November 15th, 2011
07:48 AM GMT
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While Thailand’s floods offer a golden opportunity for automakers to diversify their investment across the region – hunting down cheaper suppliers in nearby Vietnam or Indonesia – the kingpin of the Thai market, Toyota, has no plans to go anywhere.

“Toyota is so comfortable in Thailand, I don’t see any major move away any time soon,” said auto industry analyst Michael Dunne.

“Thailand is a premier manufacturer without equal.”

Toyota has said it has scrambled to source parts from other manufacturers in the region and it plans to resume production by November 21. It plans to restore output further down the supply chain in North America – currently running at 10% lower than before the flooding – to normal levels in the coming week.

Nevertheless, Thailand is too good a fit for Toyota for it to leave permanently. When the floodwaters recede the automaker has vowed to return.

“Toyota is not considering shrinking its operations here,” Toyota’s president Akio Toyodo said recently. “If anything we hope to expand.”

The floodwaters have, so far, left Toyota’s plants untouched.

Other markets in the region may be gaining ground on Thailand, he explained, but they still have a long way to go to steal a march on Thailand, where infrastructure such as highways and power supply are better developed.

Nevertheless, Indonesia’s growth figures, at 51.1% in 2010, according to the International Organization of Motor Vehicle Manufacturers (OICA), are impressive.

Dunne said Daihatsu recently made a Y20 billion ($260 million) investment in the country.

“Indonesia is on a high right now,” he said. “Its sales are the largest in South East Asia.”

Thailand’s automotive manufacturing output is more than double that of its closest rival Indonesia. Figures from the OICA show Thailand produced 1,644,513 motor vehicles in 2010. This compares with 704,715 vehicles in Indonesia, and just 567,715 for Malaysia.

The impact of Thailand’s floods, meanwhile, are working down the supply chain and are being felt as far away as Jakarta and Detroit, as automakers scale back production and suppliers in one of the world’s most important auto parts hubs struggle to get back on their feet.

“It’s interesting to see the impact,” said Dunne. “Normally Honda in Indonesia would be offering discounts at this time of year, but the margins have been cut so deeply by the floods that they’re having to charge the full price.”

Toyota, Japan’s biggest automaker, says the floods have cost it 150,000 vehicles in lost production – 90,000 in Thailand itself, 40,000 in Japan and the rest across the region.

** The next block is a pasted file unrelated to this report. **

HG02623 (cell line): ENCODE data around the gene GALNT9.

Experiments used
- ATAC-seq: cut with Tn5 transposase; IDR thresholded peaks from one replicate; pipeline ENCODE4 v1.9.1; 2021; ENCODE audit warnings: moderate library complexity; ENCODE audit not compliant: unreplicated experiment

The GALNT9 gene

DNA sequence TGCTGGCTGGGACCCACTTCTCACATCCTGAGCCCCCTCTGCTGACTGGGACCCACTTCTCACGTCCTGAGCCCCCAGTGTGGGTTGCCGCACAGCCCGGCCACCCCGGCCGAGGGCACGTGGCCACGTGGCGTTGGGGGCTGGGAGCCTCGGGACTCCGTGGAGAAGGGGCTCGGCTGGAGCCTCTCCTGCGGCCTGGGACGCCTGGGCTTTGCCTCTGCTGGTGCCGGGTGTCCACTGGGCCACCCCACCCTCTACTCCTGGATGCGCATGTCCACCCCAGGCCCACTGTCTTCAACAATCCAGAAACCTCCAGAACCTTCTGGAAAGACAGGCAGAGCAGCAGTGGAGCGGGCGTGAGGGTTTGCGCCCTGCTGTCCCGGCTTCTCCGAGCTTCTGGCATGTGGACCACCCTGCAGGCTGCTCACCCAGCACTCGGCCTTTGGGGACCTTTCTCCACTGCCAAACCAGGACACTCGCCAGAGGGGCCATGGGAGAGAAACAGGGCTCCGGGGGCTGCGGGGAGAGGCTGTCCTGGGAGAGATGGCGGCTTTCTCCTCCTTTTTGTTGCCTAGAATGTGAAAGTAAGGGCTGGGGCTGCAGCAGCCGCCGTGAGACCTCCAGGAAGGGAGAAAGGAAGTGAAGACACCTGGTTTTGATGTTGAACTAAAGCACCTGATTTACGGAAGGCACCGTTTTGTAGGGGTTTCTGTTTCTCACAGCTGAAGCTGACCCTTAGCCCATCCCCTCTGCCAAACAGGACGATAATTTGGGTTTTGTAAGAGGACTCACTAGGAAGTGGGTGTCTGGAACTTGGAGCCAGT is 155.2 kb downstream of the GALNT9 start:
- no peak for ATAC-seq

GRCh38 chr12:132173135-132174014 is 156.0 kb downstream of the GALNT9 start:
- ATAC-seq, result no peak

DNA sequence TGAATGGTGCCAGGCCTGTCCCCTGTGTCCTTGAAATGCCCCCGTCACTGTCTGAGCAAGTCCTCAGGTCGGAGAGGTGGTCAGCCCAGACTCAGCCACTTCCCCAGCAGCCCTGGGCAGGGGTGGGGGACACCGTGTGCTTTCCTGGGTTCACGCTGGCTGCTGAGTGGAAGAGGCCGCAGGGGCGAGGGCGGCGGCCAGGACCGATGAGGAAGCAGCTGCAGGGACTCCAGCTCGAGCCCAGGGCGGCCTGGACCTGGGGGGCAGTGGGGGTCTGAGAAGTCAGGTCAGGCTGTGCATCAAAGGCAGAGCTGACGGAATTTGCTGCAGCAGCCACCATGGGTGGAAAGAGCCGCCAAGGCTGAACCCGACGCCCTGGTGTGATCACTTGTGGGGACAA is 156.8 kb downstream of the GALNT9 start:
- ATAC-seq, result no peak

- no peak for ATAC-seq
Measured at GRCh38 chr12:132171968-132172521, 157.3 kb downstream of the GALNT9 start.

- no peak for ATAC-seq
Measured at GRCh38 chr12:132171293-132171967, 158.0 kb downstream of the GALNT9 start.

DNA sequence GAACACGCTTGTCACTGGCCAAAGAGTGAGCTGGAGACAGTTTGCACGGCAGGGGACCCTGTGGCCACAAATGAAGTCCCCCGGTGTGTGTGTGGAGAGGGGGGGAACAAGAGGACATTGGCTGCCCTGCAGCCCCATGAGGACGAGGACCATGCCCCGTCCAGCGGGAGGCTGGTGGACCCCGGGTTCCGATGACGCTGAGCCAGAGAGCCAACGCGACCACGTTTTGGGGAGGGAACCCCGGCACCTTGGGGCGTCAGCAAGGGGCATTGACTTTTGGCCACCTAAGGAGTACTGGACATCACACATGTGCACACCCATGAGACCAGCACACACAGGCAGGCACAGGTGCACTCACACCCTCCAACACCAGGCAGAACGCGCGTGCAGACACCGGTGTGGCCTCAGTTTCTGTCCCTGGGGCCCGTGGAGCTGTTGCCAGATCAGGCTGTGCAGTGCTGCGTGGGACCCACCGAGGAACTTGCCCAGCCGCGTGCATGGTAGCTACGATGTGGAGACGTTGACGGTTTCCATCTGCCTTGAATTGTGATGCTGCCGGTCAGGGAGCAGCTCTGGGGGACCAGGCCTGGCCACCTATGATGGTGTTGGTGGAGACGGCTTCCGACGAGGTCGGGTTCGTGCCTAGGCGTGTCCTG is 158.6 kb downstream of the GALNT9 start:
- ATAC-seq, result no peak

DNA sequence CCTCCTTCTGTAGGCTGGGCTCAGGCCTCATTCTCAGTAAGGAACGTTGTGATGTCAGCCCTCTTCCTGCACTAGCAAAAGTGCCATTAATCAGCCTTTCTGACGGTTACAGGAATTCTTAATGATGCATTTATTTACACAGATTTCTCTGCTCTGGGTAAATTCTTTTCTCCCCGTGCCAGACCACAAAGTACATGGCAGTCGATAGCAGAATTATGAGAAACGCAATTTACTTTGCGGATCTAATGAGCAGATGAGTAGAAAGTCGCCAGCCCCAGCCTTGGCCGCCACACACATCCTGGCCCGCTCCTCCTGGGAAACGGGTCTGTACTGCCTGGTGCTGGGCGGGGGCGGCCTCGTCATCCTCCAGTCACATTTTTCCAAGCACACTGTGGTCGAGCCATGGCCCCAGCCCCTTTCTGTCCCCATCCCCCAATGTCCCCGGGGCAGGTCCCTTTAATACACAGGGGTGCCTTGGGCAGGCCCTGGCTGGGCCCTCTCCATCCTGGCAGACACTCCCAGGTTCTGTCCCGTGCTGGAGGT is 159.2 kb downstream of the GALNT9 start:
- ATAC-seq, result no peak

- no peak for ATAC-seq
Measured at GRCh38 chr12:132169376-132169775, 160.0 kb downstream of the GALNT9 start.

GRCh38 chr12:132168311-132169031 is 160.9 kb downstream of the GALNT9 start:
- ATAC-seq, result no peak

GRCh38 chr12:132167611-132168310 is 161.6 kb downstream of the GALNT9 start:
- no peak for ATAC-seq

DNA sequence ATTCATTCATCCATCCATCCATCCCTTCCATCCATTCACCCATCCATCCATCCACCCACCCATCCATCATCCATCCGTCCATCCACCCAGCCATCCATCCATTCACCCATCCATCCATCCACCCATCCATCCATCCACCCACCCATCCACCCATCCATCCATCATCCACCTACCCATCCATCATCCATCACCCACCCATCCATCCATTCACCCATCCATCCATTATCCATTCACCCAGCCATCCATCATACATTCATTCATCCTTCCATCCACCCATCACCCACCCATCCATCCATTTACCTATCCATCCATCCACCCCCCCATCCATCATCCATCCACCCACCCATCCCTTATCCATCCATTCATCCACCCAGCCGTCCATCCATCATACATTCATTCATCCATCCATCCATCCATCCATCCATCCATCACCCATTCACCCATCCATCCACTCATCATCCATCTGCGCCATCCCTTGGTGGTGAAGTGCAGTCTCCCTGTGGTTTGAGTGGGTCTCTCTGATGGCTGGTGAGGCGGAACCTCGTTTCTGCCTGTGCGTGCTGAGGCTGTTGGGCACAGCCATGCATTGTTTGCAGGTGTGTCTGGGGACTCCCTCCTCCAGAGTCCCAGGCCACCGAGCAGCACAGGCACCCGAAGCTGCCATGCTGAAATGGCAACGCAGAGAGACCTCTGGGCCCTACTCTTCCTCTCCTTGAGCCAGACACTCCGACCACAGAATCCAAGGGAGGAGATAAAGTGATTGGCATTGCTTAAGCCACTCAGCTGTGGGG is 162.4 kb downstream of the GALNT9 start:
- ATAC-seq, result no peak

Analysts estimate that lost vehicle production from the Thai floods may total about 250,000 globally – far fewer than the 700,000 from Japan’s Tsunami disaster in March – but the disasters had the disadvantage of coming on top of each other and were certain to hit the bottom line of all carmakers in 2011.

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soundoff (7 Responses)
  1. Marwan

    Toyota is indeed a truely reliable vehicle...I have been a loyal Toyota 4×4 owner since 1985. Excellent image selection for this article.

    November 15, 2011 at 9:01 am |
  2. ZUZU

    Sory can you ford the magizine of yuar production team!

    November 15, 2011 at 11:02 am |
  3. j. montero

    Good business sense and even probability and statistics teach us not to put all our manufacturing plant in one location where it can be hit by natural or man-made disaster and be totally wiped-out. Having business in several locations guards against this possibility.

    November 15, 2011 at 1:23 pm |
  4. arjay

    Toyota can stay and prepare for next year's flood again. With climate change, this is very probable. First business item would be how to protect against next yera's floods? Against nature? It is very difficult and doubtful in the long run. I would not risk "putting all my eggs in one basket."

    November 16, 2011 at 5:41 am |
  5. Whateva

    arjay – You have no idea what you're talking about. The vast majority of this flood was caused by horrible management by the Thai government. They have flood conditions every year and typically mange them just fine. This year was a bit more than average but the flooding was mostly caused by poor management of the flood lock system that manages the flow of water through Bangkok. It's a delicate process to handle and they messed up. Then they sat around doing nothing while the situation got worse, hoping for it to just go away. They didn't put any real effort into fixing the problem until it was far too late.

    It's not nature, it's stupid people. Thailand could easily handle this issue, even with rising sea levels if they would actually put a decent plan in place and seek the help of companies in countries that know about this sort of thing like the Netherlands and Holland. Instead they try to come up with solutions themselves to show they don't need outside help.

    November 20, 2011 at 8:27 am |
  6. icon set

    It is possible to tell, this :) exception to the rules

    October 4, 2012 at 8:33 pm |
  7. land

    hello!,I really like your writing so much! proportion we keep in touch extra about your post on AOL? I require a specialist on this space to solve my problem. Maybe that's you! Having a look ahead to peer you.

    April 18, 2013 at 9:17 pm |

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